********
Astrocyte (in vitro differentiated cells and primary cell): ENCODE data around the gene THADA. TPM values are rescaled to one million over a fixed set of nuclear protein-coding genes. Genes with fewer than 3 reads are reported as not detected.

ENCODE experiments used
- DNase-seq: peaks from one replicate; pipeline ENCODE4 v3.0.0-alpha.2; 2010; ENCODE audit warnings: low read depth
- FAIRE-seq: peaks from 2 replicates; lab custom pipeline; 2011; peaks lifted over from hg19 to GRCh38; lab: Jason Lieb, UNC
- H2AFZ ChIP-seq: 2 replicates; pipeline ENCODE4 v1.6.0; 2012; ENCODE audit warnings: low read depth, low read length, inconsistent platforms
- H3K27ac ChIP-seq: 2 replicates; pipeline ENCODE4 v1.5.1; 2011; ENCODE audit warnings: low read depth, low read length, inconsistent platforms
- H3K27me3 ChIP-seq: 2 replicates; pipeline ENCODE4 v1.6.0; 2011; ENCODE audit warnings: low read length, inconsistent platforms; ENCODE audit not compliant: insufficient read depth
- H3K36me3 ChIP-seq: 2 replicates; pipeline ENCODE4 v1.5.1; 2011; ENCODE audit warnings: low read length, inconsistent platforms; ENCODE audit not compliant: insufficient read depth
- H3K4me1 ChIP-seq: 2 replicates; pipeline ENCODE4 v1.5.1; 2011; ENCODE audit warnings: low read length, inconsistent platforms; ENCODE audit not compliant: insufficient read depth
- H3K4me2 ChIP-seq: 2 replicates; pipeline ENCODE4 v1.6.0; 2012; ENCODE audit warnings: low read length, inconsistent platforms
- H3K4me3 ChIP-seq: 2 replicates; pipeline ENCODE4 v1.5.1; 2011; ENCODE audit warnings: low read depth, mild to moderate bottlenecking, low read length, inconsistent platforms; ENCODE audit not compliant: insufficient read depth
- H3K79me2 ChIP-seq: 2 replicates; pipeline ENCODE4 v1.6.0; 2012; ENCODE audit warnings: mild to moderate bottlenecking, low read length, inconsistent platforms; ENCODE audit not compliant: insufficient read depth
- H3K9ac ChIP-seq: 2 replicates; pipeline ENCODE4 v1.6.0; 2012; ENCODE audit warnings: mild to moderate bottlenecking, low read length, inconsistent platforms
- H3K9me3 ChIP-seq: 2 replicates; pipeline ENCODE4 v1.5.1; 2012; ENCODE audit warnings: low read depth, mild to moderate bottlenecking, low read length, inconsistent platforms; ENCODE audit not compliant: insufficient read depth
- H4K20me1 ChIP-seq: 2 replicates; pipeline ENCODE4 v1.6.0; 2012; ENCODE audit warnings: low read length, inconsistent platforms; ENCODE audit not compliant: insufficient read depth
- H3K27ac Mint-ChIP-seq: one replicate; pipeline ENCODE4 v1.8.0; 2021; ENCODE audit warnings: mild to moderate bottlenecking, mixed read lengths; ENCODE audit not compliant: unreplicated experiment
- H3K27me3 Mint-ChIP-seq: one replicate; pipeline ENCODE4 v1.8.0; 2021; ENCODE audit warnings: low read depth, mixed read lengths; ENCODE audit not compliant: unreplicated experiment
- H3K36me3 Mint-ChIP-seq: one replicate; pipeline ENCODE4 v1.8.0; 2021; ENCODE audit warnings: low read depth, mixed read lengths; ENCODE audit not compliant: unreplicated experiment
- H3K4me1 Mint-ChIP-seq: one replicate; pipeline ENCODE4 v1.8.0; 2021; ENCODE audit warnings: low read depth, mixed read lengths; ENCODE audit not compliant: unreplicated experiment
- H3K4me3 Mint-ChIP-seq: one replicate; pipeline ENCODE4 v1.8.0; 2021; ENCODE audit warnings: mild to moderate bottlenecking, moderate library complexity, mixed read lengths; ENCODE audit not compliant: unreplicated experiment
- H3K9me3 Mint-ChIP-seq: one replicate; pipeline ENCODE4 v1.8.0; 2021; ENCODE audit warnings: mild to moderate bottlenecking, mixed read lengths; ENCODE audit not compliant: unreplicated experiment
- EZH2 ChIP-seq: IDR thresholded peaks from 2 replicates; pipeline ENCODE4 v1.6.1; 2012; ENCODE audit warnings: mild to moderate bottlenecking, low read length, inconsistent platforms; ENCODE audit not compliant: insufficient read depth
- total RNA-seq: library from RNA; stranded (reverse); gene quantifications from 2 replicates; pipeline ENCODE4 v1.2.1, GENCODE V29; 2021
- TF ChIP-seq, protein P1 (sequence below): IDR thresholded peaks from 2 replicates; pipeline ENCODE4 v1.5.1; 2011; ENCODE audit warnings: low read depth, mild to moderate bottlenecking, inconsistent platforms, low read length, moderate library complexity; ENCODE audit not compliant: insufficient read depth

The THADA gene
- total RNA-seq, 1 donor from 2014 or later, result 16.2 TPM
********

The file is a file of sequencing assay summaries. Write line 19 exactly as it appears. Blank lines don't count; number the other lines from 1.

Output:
- H3K4me1 Mint-ChIP-seq: one replicate; pipeline ENCODE4 v1.8.0; 2021; ENCODE audit warnings: low read depth, mixed read lengths; ENCODE audit not compliant: unreplicated experiment